The grown-up game of life presents us with plenty of flags to chase after. Many of these flags are external symbols of our accomplishments: a promotion, degree, bonus, new job, new car, running in a marathon or a special vacation.
Others may represent new levels of internal growth we have been aiming for: contentment, friendships, a legacy in the world, vitality. A life with no accomplishments to aspire to, no flags to capture, would be dreary indeed.
But when the flag itself becomes the goal, and when we assume that we have to defeat others to reach the goal, things can turn bad for us. We might get what we’re after, but inside we feel empty whenever we do just enough to keep someone else from winning rather than excelling in our own right. In many families, communities and organizations, competition has become an immense distraction and a source of unproductive conflict.
An intense focus on competing can become one of the principal barriers to excelling in life or work.
To compete means to run in the same race, in the same way as everyone else, constantly comparing yourself to others and knowing that, in traditional competition, someone else must lose for you to win. The goal is to get across the finish line first by any fair means.
To excel means to reach beyond the best you have ever given because doing so matters to you personally, for its own sake. It means to run your own race as an individual, team or organization. To excel is to know your greatest strengths and passions and to emphasize them while honestly admitting and managing your weaknesses.
To excel demands a willingness to pay exceptional attention and, paradoxically, to know when and how to think less in order to learn and experience more. To excel requires anticipating and exceeding expectations by fluidly and ingeniously working at the upper edge of your capabilities – not once in a while but hour after hour, frequently in the midst of stress, uncertainty, sudden changes and high expectations.
Here are some strategies that may help bring out your best and the best in others:
Every time you get competitive, lighten up – and focus on discovering new ways to excel. Whenever you find yourself zeroing in on a other person’s shortcomings (or, more correctly, on your assumptions as to their shortcomings), or feeling that someone else must lose for you to win, catch yourself. Stop. Remind yourself of how debilitating such competitiveness can be. Get back into the flow of what is most fun or challenging about what you’re doing. Shift gears. Change your view. Surprise yourself. Often competitiveness comes from not wanting to stretch or change yourself. The failure of others can make it appear that you are just fine or are advancing when, in truth, you’re standing still.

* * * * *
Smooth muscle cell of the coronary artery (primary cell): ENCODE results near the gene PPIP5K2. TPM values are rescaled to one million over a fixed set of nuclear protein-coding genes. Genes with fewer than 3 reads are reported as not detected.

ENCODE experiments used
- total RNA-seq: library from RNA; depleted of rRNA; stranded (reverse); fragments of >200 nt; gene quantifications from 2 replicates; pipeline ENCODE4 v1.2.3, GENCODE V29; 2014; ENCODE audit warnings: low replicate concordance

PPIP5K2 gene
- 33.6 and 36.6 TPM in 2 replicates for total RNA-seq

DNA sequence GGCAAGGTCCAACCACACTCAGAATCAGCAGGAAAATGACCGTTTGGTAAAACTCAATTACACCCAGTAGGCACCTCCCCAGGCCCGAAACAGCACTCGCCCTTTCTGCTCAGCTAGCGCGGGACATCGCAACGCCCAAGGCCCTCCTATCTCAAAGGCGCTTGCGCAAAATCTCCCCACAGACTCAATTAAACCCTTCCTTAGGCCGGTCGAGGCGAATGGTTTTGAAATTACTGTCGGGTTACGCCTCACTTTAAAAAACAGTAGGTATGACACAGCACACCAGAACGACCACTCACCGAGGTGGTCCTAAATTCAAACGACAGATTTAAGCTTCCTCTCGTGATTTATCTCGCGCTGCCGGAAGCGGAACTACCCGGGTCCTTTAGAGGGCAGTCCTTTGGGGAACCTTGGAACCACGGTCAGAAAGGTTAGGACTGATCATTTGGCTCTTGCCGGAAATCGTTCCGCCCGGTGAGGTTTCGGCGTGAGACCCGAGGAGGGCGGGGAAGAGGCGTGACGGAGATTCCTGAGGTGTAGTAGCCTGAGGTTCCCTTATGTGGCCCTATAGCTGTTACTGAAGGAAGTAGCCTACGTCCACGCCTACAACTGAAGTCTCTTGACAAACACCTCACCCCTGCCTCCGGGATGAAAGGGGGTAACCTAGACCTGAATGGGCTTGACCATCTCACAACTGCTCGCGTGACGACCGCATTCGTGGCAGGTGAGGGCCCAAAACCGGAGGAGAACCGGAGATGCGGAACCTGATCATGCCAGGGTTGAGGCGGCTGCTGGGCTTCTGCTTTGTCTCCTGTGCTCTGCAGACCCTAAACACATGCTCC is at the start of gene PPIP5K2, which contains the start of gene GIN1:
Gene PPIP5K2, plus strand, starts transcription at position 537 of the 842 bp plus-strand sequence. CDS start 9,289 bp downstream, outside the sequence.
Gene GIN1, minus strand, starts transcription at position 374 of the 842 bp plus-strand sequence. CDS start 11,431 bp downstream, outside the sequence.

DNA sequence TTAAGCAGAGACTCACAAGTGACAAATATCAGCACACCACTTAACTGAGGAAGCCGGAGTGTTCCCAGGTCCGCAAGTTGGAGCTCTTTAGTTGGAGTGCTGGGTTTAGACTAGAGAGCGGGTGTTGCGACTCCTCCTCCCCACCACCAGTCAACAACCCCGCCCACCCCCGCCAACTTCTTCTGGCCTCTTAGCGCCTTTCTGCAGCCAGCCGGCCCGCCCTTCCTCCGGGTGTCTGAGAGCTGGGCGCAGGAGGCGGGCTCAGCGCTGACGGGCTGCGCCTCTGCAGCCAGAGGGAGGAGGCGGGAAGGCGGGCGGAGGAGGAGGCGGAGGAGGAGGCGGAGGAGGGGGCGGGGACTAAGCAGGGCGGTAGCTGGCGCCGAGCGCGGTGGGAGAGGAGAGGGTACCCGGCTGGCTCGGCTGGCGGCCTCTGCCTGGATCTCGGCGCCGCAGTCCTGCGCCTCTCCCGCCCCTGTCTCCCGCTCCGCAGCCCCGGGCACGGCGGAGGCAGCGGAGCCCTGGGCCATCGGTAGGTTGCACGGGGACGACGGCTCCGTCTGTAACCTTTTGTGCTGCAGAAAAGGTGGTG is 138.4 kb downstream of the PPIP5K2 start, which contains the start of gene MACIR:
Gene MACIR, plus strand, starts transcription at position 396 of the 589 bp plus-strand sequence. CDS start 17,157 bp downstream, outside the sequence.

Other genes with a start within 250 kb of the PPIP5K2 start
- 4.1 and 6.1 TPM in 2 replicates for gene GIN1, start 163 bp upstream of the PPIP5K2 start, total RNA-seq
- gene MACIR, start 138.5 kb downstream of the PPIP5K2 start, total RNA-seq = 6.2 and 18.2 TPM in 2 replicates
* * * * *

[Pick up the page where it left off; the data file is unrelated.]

Whenever you notice you’re comparing yourself to others, change the view.
How about comparing yourself to the best in yourself? When tempted to settle for what’s common, ask, “I’m making an effort here, but compared to what? Am I stretching deeper inside myself for something new or different that might be possible? What could happen if I call on more of my best here?”
Yes, there are times when the gold medal goes only to the winner. But this is not true in the race of life, where the winners are those who are superior not to others but to their former selves. In excelling, you save time and energy that would have been spent comparing yourself to others and you apply that time and energy to being your best.
At the same time, you maximize the opportunities of others by enabling them to build their success around your success. That’s how submerged resources are brought into the open and individual growth blossoms. It’s also how collaboration takes its wings.